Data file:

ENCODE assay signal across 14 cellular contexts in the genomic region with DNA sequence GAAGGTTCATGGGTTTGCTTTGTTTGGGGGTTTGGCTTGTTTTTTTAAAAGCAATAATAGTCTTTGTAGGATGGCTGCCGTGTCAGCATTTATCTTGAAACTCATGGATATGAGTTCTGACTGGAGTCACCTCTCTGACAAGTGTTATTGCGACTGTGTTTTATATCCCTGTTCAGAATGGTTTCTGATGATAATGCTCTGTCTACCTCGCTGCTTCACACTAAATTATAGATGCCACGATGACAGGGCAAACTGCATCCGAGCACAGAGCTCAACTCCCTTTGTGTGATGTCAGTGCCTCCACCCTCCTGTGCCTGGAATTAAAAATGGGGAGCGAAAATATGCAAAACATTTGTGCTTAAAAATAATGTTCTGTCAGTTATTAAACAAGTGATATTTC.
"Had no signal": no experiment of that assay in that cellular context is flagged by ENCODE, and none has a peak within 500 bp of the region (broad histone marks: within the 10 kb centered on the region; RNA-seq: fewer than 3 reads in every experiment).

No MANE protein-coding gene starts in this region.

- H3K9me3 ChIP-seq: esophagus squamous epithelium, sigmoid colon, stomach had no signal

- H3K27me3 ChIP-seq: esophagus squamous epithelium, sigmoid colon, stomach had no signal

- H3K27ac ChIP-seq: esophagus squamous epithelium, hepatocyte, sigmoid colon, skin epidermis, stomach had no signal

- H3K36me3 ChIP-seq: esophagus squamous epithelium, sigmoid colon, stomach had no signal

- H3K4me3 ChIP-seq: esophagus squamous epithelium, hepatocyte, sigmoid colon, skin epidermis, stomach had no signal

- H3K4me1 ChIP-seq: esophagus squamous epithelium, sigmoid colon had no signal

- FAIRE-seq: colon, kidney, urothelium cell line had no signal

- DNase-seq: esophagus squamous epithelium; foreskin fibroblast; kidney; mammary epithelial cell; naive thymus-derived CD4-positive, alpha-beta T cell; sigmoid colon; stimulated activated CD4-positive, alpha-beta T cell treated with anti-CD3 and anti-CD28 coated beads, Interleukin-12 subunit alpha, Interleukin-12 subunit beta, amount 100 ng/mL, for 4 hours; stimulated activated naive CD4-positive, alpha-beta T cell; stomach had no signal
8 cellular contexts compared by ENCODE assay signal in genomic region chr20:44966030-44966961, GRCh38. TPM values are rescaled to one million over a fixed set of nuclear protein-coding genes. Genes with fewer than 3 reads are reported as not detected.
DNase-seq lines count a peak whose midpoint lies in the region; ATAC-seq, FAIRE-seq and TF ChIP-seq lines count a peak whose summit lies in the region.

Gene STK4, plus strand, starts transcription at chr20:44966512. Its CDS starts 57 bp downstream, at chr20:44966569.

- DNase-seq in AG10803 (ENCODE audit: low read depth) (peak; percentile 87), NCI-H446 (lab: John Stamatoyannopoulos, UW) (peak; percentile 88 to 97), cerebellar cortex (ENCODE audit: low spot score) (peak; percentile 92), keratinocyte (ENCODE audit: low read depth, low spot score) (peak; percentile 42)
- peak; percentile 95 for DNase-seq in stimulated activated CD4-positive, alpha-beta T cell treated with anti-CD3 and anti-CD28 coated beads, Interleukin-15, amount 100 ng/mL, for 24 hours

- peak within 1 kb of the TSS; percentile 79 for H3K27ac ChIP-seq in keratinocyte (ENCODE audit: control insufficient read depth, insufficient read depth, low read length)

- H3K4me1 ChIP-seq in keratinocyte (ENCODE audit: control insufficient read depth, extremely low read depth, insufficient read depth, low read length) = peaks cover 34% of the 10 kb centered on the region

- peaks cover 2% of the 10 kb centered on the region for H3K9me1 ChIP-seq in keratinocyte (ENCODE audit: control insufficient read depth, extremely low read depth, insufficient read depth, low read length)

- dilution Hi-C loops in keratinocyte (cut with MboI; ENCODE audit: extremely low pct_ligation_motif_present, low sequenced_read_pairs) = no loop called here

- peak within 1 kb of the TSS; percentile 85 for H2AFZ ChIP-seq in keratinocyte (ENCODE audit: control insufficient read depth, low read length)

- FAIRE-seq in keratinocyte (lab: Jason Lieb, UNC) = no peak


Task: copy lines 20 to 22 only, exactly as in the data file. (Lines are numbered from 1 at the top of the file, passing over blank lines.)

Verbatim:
- dilution Hi-C loops in keratinocyte (cut with MboI; ENCODE audit: extremely low pct_ligation_motif_present, low sequenced_read_pairs) = no loop called here

- peak within 1 kb of the TSS; percentile 85 for H2AFZ ChIP-seq in keratinocyte (ENCODE audit: control insufficient read depth, low read length)

- FAIRE-seq in keratinocyte (lab: Jason Lieb, UNC) = no peak